The United States is Taking Steps to Federally Legalize Industrial Hemp

Written by BlackbirdGo December 12, 2018
The History

Yesterday a draft of the 2018 Farm Bill written by a House-Senate committee passed through the Senate with an 87-13 vote. The proposed bill included the federal legalization of hemp and hemp cultivation. This means that hemp (hemp being a cannabis plant that contains only trace amounts of THC but has a high percentage of CBD) will be legalized in the United States, if the bill passes through the House and is approved by the president before the legislation ends. The implications that this legalization has for both the medical and textile industries are huge. CBD sales alone are expected to reach $22 billion by 2022. Equally exciting is the prospect of hemp, once again, being used as a textile in the United States. Hemp has a long history of being used in this capacity, with the earliest recorded usage dating back to 8,000 BC in Mesopotamia (what is now Iraq and Iran). China’s history with hemp spans over 6,000 years. The Chinese are also credited with making some of the first paper out of hemp, a creation that dates back to the 1st century BC. Hemp as paper was a trend that caught on—maps, logs, and even bible pages that sailors used were, at one point, made of hemp.

France, Russia, Spain, and Chile all have had a long history with growing and using hemp as a textile. In the United Kingdom of the 16th century, it was ordered by King Henry VIII that farmers must plant this crop to provide their navy with materials to make ship rigging and sails. Hemp is saltwater resistant and stronger than cotton, making it a favorable material choice for ropes, sails, and other rigging items on ships. Similarly, infamous colonizer Christopher Columbus used hemp sails and rigging on his ships.

The United States’ history with hemp is sordid, long, and incredibly political. Hemp has passed through many phases of legality, bouncing back and forth between necessary and criminal. In early U.S. history, not only was hemp legal, but, in a sense, the country was founded on it—the Declaration of Independence was written on hemp paper, and the first American Flag was made out of fabric made from hemp. At one point in the 17th century, farmers could’ve even faced jail time if they weren’t growing the crop! The U.S. census conducted in 1850 lists somewhere around 8,400 hemp plantations spanning at least 2,000 acres. Hemp was laborious to harvest by hand and, in the wake of the invention of the cotton gin, couldn’t compete in the textile industry. However, hemp once again became a contender when the decorticator, which allowed farmers to harvest 1000 pounds—and sometimes even more—of clean hemp per hour, was patented in 1919.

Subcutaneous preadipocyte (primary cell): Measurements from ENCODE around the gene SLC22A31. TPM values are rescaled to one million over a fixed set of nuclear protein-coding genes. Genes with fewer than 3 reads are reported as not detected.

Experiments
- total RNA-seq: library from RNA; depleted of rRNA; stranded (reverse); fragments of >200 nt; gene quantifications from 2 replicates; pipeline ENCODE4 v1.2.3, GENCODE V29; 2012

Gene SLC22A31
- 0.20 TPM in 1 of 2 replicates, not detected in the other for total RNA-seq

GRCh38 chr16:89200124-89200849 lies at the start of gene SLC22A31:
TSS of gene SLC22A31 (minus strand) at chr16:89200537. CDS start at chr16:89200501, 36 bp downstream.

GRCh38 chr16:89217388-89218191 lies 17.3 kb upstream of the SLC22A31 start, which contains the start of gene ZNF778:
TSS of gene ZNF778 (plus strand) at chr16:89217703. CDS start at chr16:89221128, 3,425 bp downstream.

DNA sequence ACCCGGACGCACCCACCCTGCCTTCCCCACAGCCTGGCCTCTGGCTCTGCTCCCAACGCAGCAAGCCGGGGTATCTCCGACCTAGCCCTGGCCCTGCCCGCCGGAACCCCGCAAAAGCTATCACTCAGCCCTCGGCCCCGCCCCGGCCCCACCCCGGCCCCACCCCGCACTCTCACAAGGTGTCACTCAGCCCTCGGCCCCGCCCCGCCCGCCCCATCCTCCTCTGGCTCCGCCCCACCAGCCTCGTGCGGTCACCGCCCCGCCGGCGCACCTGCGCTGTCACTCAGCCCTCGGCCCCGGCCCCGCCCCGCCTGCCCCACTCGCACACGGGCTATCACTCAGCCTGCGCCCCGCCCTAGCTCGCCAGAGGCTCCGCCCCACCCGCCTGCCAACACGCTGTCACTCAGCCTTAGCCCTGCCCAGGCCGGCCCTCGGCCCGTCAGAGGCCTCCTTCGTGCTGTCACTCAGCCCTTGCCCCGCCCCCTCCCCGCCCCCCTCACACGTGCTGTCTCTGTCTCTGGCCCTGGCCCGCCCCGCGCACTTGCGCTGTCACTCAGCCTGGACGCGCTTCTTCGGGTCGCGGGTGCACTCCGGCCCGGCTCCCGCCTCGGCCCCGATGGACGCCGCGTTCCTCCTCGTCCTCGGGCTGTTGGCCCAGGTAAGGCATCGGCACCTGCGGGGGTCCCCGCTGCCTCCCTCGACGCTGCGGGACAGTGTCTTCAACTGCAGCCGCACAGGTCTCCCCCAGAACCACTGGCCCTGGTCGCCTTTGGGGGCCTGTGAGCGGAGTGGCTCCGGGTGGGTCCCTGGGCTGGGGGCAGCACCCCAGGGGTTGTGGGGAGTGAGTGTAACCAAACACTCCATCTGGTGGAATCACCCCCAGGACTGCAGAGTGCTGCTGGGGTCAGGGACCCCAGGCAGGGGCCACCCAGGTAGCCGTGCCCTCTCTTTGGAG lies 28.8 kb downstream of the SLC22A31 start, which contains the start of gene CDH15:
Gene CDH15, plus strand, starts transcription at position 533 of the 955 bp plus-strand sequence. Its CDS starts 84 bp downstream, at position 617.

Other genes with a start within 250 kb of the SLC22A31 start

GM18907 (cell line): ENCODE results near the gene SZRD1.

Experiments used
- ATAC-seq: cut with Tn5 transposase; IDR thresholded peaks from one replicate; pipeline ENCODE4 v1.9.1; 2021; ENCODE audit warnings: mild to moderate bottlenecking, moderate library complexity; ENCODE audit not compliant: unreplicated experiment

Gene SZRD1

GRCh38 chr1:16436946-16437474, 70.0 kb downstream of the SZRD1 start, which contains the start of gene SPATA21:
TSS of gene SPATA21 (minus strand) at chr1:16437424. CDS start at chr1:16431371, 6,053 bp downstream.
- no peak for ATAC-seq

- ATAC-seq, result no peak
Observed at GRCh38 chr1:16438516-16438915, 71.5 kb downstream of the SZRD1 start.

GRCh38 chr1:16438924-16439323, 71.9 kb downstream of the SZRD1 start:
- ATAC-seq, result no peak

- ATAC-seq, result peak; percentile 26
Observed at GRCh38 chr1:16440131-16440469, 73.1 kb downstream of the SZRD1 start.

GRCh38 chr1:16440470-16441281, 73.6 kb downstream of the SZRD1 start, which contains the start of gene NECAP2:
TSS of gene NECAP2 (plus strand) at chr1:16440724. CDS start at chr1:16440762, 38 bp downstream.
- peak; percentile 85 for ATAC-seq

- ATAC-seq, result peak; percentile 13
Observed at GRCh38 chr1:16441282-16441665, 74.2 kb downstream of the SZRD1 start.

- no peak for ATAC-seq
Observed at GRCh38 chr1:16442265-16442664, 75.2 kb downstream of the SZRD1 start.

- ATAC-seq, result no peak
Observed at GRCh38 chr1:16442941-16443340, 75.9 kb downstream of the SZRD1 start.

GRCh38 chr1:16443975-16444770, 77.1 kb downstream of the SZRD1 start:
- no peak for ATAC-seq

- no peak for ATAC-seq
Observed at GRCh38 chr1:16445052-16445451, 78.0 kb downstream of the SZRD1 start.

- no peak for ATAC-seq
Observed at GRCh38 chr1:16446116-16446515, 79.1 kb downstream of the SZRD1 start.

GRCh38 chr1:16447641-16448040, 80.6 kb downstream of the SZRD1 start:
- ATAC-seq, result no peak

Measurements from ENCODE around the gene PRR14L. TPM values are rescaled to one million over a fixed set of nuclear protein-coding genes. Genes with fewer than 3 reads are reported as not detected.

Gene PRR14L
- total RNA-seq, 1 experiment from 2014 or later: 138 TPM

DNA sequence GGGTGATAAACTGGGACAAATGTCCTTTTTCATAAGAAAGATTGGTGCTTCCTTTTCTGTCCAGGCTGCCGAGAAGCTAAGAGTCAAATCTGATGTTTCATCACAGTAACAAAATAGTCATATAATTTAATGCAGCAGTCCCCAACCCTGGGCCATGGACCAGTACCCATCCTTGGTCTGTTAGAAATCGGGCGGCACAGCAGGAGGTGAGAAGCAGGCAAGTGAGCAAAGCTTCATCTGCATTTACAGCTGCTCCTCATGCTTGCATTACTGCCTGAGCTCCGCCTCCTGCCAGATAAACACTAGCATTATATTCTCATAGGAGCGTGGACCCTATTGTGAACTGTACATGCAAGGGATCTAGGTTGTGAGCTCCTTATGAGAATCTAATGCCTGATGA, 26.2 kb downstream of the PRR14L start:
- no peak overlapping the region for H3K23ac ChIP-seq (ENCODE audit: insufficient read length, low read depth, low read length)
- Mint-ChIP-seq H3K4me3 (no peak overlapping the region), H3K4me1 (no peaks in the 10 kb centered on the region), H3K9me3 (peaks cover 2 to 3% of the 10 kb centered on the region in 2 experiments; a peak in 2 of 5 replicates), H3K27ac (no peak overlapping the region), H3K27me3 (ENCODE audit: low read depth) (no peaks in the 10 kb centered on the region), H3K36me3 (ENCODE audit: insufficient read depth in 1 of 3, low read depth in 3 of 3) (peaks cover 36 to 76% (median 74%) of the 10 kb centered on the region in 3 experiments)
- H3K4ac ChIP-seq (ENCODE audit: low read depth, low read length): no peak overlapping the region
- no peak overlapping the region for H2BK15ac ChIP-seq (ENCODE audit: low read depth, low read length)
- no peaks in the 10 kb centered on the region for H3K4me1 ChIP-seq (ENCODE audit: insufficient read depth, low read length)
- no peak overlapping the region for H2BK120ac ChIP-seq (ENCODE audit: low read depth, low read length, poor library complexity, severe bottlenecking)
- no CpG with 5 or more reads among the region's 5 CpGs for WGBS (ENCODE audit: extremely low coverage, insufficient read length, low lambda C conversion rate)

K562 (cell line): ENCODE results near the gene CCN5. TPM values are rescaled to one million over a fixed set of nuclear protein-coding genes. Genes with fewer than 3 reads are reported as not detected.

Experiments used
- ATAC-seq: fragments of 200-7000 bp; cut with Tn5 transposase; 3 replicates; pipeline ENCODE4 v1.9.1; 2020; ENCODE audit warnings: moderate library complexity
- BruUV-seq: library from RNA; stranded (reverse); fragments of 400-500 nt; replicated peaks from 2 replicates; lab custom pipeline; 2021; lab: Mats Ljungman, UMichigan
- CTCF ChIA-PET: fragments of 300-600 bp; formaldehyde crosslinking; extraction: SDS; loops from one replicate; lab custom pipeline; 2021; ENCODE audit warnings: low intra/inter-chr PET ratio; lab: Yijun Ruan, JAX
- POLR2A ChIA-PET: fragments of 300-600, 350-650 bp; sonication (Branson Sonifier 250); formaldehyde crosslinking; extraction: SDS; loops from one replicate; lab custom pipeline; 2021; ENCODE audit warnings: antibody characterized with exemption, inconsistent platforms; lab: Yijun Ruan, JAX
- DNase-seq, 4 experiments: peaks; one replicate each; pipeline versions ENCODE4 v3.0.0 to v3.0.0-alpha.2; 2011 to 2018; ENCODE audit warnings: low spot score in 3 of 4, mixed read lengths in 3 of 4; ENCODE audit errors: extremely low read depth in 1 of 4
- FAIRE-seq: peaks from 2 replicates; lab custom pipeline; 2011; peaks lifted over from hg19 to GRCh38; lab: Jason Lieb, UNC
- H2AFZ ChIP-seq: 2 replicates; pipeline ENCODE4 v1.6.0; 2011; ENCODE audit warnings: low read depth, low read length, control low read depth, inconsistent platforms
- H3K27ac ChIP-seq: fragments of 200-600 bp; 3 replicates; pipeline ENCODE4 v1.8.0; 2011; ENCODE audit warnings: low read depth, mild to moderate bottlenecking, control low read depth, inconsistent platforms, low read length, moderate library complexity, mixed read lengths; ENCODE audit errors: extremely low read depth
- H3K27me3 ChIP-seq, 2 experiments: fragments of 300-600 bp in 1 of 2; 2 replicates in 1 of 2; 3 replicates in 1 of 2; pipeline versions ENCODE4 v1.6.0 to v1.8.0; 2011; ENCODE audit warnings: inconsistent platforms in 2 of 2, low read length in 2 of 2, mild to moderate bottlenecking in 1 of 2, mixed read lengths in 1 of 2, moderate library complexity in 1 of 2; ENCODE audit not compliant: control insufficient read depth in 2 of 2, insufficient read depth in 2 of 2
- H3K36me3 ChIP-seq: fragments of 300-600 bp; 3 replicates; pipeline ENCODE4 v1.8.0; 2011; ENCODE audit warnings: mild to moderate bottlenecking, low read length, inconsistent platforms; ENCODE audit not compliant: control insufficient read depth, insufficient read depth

In spite of this victory for hemp farmers everywhere, trouble was on the horizon. As hemp was becoming easier to harvest, it was also becoming easier to work with and, thus, discover the numerous uses of this versatile crop. These uses included hemp fibers being reworked and established as alternatives to the lumber and paper industry. As hemp was getting easier to produce and wildly more accessible, this burgeoning industry was beginning to feel like a threat to the preexisting lumber and textile industries.

There was, however, nothing that hemp seemed to pose more of a threat to than the petroleum industry. In 1930s Michigan, Ford Motors had a biomass conversion plant that was working on creating a biofuel out of hemp. They saw success with this endeavor, extracting seven key ingredients for fuel. It was feasible that hemp could be a threat to the oil industry in addition to the lumber and textile industries, and retaliation from companies like DuPont was swift and effective.

Lobbyists from these vulnerable industries began advocating for tax laws that would be prohibitive for the hemp industry. In 1937, the U.S. congress passed the Marijuana Tax Act, classifying hemp as cannabis although (unlike its more famous cousin) it possesses no psychoactive properties and effectively making the hemp industry unsustainable. But all was not yet lost! In 1942, Japan invaded the Philippines, then the U.S.’s primary importer of hemp. The U.S. army was actively using hemp products during the war, so they soon found themselves in a pinch. This resulted in the U.S. temporarily barring the Marijuana Tax Act and releasing a short film called “Hemp for Victory”—a propaganda piece designed to make farmers excited to grow hemp for a “good” cause.

After the war, the United States once again found that hemp was a wicked and indecent plant and decided to tax it back to hell. Later, that taxation came back with a vengeance in the form of the Controlled Substances Act, which generalized cannabis and did not distinguish between strains with the psychoactive element THC and hemp, a plant that only has CBD. This meant that hemp had been criminalized.

There are literally thousands of uses for hemp, and there still may be some that have yet to be discovered due to limited access to the plant. Now that legalization is on the horizon, it’s exciting to think about the all of the potential positive benefits for us and for the planet. The history of hemp is long and ever growing, and, hopefully, this story has a happy ending.

Disclaimer: Keep out of reach of children. For use only by adults 21 years of age and older.

Share